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Old 28-09-2008, 07:24   #1
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What do you do about visas?

I know I'm not alone with this. I know there are other guys in my position, so I'm asking.

I'm a US citizen. My wife is Indonesian. We've been married 8 years. Much of that time we have both been overseas with my work. What recent experiences do other people have getting non US citizen wives to join them cruising outside of the US?

When she has joined me going to other countries for my work, we've always had time to process getting her visas. I'm thinking that cruising is going to be radically different in that, you show up, apply and get to enjoy yourself.

Out boat is currently in dry storage in Mexico. My wife has lived on it with me and is a great 1st mate. She did not get to join me sailing it to Mexico last January, so I don't know what I would have been up against if she had been with me for that. But when I went to bring her back to Mexico from Australia with me, I had to buy her a-one way- "visa ticket" for $6,400 before Qantas would let her on the plane. It was all refundable if not needed, but I later learned that Mexico demands it so they can immediately deport little brown people who don't have the paperwork they like. Since she did not have a Mexican visa (which gringo can get upon arrival), I would have had to kiss her and the $6,400s goodbye right on the spot when we landed in Mexico.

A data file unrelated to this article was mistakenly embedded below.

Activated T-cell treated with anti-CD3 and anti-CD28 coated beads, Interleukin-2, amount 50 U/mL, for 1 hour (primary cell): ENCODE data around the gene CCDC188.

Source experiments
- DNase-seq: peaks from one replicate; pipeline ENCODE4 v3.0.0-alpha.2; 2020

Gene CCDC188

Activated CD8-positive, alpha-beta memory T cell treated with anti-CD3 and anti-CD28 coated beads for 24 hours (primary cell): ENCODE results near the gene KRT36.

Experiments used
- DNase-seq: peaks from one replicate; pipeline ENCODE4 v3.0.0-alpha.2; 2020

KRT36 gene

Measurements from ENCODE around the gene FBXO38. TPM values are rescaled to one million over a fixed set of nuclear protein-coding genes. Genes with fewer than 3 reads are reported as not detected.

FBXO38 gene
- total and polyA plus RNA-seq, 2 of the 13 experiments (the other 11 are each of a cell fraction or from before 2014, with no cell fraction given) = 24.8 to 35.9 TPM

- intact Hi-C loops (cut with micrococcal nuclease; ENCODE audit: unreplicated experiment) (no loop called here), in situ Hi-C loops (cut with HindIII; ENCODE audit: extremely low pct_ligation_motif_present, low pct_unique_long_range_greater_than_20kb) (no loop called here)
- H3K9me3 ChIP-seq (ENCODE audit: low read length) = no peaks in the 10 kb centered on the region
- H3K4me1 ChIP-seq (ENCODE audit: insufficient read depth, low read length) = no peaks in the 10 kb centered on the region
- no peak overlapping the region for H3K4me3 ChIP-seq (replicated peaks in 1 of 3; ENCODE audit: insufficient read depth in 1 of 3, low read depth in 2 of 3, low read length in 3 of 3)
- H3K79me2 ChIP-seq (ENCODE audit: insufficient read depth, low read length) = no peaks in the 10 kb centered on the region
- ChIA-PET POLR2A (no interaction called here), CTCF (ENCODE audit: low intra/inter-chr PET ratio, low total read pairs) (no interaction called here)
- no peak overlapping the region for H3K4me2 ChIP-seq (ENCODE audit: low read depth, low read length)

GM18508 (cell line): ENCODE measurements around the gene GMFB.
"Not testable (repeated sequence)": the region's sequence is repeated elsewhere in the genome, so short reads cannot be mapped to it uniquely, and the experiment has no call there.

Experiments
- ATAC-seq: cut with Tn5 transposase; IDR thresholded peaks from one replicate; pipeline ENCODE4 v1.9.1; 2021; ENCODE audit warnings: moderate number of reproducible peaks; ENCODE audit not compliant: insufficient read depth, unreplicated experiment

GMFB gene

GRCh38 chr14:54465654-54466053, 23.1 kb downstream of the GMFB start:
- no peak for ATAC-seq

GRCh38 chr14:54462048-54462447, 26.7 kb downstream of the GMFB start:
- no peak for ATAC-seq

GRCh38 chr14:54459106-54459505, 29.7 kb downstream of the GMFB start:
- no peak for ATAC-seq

We never got that far and she wound up going back to Indonesia and waiting for me while I went to another job. But when we were still trying, all I could get for her was a 20 day Mexican visa.

Obviously things have changed as the rule continues to get tweaked. But I'm asking if there is any experience out there that might help me know what to look out for. Like I said, she has joined me flying into other countries, but never sailing. Is there any other set of rules that kick in?

Thanx
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Old 28-09-2008, 12:53   #2
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Quote:
Originally Posted by Minggat View Post
... I'm a US citizen. My wife is Indonesian. We've been married 8 years. Much of that time we have both been overseas with my work. What recent experiences do other people have getting non US citizen wives to join them cruising outside of the US?...
Without having established her US residency, is there a problem getting her US citizenship (dual) ?
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Old 28-09-2008, 15:39   #3
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I'm thinking that we may just go that way. I don't know all the different status options. But to get her permanent residency (I think that's the one) I am told she has to stick around for 3 years. We just haven't done that. Would citizenship not have a similar requirement?

I am getting an immigration attny involved. I just never that I'd be going down this road and don't know the right questions to ask.
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Old 28-09-2008, 16:30   #4
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citizenship for the US requires 5 years residency i'm pretty sure...
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Old 28-09-2008, 16:50   #5